What is an Access?
An access, as related to roadways, is a location where vehicles, bicycles, or pedestrians may enter and/or exit a roadway. Access may be public, such as a County Road, or private, such as a driveway to a business or residence. Every property owner has the right of reasonable access to the general street system.
Why is access management beneficial?
Access management benefits communities by preserving and improving traffic operations along the State’s most critical highways. Efficiently managing existing roadways so that they are operating to their fullest capacity costs less than investing in new roadways. Applying access management techniques can increase highway capacity by 20% to 40%.
Access management also has tremendous safety benefits. Studies have shown a 30% to 60% reduction in crashes on roadways where access management techniques are implemented.
The reduction in vehicle conflicts has the added benefit of improving traffic flow, reducing travel times, increasing fuel efficiency and contributing less to air pollution. Access management is also good for business, providing safe access to customers and retaining more of a community’s original market area.
How is Access to the State Highway system controlled today?
By law, CDOT currently manages access to the State Highway system in accordance with the State Highway Access Code (SHAC). The State Transportation Commission assigns each segment of highway an access category based on the general function of the segment. The SHAC then defines specific criteria for access location, level of access, and required infrastructure improvements by category. Implementation of access using the SHAC is on a first-come, first-serve basis and CDOT only has the authority to consider transportation elements on an individual basis as properties develop and redevelop. If a development or redevelopment increases traffic by 20% or more, a property owner is required to apply for a State Highway Access Permit. CDOT may only permit access improvements that are in compliance with the SHAC.
What is an Access Plan?
An access plan provides a unified vision of the future access needs for a particular roadway corridor. Generally, access plans seek a balance between state and local transportation objectives. The goal is to define safe and effective access to support the economic viability of the corridor, while preserving the functionality of the highway as a through roadway.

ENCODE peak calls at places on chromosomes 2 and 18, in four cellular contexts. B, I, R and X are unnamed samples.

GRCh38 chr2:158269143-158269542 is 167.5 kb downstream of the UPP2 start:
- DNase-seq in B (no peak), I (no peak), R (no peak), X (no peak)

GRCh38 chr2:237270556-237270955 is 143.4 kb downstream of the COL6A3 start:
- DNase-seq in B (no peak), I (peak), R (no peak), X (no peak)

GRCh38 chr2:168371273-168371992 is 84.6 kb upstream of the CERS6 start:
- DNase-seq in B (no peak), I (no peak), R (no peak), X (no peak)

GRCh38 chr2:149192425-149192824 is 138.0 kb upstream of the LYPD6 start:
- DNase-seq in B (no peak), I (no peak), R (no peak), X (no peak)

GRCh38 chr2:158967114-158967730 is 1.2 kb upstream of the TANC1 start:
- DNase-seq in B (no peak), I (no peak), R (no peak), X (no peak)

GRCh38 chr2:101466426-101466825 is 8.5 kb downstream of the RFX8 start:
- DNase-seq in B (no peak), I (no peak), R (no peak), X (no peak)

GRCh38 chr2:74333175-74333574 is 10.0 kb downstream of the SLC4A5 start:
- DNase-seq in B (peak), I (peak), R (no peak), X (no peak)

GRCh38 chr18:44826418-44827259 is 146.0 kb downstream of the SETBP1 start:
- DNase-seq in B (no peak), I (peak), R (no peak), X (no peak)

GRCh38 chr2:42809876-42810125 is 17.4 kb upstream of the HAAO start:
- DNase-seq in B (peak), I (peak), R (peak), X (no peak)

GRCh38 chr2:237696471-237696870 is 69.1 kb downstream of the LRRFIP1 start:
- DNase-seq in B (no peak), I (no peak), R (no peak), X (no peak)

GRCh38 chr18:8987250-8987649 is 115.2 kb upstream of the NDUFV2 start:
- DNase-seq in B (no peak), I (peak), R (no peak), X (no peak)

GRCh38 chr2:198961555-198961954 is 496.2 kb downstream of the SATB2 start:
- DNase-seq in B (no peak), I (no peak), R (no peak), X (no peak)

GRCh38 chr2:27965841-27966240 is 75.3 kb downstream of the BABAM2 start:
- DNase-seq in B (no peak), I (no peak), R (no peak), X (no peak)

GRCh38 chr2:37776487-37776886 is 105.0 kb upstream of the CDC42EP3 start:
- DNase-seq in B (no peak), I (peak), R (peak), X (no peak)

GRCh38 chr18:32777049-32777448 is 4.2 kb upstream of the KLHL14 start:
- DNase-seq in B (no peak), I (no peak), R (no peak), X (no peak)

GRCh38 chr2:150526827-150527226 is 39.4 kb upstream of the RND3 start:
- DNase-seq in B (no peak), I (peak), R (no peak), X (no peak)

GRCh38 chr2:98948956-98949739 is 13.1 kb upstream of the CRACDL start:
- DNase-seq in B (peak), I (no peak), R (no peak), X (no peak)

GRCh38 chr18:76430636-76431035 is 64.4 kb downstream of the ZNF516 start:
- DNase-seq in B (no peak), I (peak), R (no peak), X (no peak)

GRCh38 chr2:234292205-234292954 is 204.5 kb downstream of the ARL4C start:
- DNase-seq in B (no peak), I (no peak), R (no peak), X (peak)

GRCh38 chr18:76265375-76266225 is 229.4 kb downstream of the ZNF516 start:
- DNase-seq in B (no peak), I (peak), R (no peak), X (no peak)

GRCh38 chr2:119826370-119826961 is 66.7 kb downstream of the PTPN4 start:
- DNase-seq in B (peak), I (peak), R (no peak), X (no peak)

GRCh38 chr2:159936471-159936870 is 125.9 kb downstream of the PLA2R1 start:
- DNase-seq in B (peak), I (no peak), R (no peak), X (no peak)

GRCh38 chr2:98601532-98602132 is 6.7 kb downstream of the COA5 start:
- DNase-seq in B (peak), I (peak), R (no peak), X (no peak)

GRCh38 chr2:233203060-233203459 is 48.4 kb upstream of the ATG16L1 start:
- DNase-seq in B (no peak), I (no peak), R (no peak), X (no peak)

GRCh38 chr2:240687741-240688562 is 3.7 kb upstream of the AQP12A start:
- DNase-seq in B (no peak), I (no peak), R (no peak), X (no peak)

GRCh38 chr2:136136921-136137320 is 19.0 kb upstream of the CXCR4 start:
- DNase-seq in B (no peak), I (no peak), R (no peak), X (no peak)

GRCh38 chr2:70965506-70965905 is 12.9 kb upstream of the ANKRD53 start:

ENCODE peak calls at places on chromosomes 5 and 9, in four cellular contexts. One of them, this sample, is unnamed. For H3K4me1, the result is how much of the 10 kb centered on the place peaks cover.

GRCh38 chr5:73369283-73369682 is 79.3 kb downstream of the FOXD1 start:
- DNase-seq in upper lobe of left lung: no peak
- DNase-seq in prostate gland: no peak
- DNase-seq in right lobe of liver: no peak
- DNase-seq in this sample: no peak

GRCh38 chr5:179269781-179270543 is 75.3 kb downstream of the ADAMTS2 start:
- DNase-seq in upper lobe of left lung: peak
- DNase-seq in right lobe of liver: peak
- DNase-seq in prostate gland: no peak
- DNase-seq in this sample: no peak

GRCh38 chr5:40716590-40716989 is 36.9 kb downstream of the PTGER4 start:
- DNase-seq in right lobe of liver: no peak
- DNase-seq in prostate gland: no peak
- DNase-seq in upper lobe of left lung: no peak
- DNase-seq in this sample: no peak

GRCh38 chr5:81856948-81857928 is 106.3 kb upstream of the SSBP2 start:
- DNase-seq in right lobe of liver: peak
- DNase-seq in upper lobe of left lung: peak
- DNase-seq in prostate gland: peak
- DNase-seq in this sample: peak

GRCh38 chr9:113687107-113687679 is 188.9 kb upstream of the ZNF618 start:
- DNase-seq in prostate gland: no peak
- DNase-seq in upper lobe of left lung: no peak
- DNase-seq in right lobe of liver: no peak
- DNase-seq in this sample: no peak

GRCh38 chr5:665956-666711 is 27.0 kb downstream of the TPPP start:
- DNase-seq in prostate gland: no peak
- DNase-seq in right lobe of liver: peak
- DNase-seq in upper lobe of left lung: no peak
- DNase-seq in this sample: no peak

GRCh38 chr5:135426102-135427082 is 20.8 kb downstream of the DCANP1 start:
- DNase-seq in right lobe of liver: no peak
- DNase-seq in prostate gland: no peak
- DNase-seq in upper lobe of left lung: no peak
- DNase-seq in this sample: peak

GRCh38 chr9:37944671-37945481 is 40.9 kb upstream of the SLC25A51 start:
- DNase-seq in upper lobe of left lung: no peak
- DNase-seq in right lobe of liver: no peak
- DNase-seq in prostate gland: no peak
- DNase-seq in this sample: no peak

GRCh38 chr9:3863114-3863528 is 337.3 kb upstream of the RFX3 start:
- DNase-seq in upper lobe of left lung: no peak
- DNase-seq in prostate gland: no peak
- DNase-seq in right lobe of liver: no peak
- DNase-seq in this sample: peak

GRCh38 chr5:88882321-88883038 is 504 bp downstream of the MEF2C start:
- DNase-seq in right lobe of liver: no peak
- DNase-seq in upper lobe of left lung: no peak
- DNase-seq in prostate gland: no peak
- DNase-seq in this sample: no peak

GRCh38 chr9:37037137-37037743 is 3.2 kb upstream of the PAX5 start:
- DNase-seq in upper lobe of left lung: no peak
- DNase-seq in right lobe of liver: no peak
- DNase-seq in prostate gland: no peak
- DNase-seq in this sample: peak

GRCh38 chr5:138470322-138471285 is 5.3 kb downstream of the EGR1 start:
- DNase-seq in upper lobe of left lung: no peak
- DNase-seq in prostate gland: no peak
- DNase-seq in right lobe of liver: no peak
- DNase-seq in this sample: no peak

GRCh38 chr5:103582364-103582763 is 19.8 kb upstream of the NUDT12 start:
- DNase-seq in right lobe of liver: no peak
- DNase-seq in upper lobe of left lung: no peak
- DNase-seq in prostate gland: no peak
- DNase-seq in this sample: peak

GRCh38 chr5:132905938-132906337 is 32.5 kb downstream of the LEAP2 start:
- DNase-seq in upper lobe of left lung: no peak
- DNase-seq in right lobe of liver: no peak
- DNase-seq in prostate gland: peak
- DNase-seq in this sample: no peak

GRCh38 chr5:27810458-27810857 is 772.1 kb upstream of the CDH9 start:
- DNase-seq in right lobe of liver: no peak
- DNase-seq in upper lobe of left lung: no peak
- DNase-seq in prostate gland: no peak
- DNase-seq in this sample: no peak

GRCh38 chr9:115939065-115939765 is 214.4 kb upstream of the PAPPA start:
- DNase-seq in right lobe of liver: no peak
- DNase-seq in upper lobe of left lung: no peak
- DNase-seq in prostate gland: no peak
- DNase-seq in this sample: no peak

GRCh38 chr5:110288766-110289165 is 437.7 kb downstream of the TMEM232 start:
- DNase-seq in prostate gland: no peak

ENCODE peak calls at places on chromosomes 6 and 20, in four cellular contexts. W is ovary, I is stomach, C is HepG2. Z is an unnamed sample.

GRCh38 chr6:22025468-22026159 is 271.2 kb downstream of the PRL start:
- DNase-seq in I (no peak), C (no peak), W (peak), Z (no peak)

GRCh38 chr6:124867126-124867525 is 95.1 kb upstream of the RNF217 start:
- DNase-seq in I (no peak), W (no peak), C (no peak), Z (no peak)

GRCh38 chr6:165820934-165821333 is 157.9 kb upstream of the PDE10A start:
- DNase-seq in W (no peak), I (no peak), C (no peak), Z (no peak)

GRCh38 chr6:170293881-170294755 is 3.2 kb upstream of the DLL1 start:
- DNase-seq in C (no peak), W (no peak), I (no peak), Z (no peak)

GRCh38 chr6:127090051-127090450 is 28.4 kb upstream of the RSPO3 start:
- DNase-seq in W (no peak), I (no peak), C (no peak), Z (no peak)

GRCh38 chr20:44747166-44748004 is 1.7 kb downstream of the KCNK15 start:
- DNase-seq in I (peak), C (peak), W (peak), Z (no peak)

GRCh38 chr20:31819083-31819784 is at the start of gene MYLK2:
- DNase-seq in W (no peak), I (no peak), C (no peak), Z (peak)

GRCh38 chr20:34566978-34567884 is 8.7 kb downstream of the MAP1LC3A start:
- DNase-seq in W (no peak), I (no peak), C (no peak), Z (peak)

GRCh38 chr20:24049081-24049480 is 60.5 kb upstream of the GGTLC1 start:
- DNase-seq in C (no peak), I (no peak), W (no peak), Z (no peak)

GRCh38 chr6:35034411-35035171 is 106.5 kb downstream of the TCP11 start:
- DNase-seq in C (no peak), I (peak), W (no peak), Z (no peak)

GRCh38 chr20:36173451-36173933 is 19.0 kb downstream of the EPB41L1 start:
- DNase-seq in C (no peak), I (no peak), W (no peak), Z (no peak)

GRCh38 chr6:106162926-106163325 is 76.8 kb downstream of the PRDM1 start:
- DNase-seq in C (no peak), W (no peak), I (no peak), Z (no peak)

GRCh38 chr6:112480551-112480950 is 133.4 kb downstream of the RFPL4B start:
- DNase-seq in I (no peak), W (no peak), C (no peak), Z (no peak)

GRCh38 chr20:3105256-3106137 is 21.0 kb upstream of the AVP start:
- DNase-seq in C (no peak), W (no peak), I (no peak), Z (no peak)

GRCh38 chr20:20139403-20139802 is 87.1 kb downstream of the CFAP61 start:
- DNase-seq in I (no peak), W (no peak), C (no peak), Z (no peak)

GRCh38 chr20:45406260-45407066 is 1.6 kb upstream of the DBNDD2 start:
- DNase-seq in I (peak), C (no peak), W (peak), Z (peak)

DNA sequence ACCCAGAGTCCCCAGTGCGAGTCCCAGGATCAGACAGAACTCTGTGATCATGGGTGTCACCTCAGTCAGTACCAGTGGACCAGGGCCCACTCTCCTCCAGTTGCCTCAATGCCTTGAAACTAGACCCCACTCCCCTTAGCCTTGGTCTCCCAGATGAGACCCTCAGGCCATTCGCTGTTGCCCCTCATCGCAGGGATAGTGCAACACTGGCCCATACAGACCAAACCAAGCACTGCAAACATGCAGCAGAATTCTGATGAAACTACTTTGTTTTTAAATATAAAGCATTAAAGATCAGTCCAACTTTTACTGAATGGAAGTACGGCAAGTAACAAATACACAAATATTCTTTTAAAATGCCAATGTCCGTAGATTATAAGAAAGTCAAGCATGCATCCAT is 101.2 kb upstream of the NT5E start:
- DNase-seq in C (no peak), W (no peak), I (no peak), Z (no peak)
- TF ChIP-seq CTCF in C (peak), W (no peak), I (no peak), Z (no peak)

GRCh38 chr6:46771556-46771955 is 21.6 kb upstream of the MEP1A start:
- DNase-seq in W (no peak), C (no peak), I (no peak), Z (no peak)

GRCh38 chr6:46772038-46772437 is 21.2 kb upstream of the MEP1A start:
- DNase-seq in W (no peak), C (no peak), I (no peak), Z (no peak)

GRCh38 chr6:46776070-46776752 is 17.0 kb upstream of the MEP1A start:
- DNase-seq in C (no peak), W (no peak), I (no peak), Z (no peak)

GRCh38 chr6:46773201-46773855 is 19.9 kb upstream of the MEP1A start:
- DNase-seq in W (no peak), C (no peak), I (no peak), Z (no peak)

An access plan defines existing and future access locations and configurations, with consideration for spacing, traffic movements, circulation, and alternative access opportunities. It is a long-range planning document that identifies access conditions that will be implemented as highway and land-use characteristics change.
Once an Access Control Plan is adopted, all action taken in regard to access must be in conformance with the Plan and State Highway Access Code design standards. Modifications to the plan must be approved by the local governing agency (Delta County) and the CDOT.
Why is adopting an Access Control Plan beneficial?
Adopting an Access Control Plan (ACP) is the one method defined by the State Highway Access Code for local government and CDOT to cooperatively plan for future access to the State Highway system. An Access Control Plan allows the County to participate in making decisions about access that are more consistent with the local vision, existing and future land use, and the local transportation system rather than having access defined solely by the criteria from the SHAC.
In addition, the ACP addresses access on a corridor-wide basis rather than an individual, first-come, first-serve basis. An ACP considers how adjacent access points impact each other and provides property owners with security in the planned access for their property. Recommendations of the ACP consider adjacent land use, corridor specific
conditions and local plans for future improvements and may allow for closer access spacing and increased level of access than the criteria of the State Highway Access Code, where technical analyses can demonstrate adequate safety and operations.
How is the Access Plan implemented?
The access plan will be implemented in phases as changes and growth occur around Summit County, Breckenridge, and Blue River. Portions of the plan will be implemented based on the following triggers:
- Redevelopment that increases traffic at the site by more than 20%
- Publicly funded project by the CDOT or a local entity – see next question
- Safety or operational issue
Implementation would be triggered by land use changes or development/redevelopment. If nothing changes, nothing changes.
Who is sponsoring the CO 9 South Summit Access Plan?
The Town of Blue River, the Town of Breckenridge, Summit County, and CDOT are jointly sponsoring the CO 9 South Summit Access Plan. Stolfus &, Associates, Inc. is leading the development of the Plan.
What area does the project include?
The Access Plan study area covers approximately 8.75 miles of CO 9 from Carroll Lane to Broken Lance Drive/Boreas Pass Road.
How long will it take to complete the Access Plan?
The CO 9 South Summit Access Plan project began in October, 2018. Development of the Access Plan recommendations will take approximately one year. Once the Plan has been completed, The Town of Blue River, the Town of Breckenridge, Summit County, and CDOT will formally adopt the plan through an Intergovernmental Agreement. Adoption is expected in November, 2019.
How can I get more information about the project?
Visit the County’s website atwww.co.summit.co.us/hwy9south or contact one of the project team representatives:
CDOT wants to hear from you! Nobody knows Colorado’s traffic and transportation problems better than the people who are in it every day. Visit YourTransportationPlan.MetroQuest.com to tell us where problems exist and what CDOT’s priorities should be!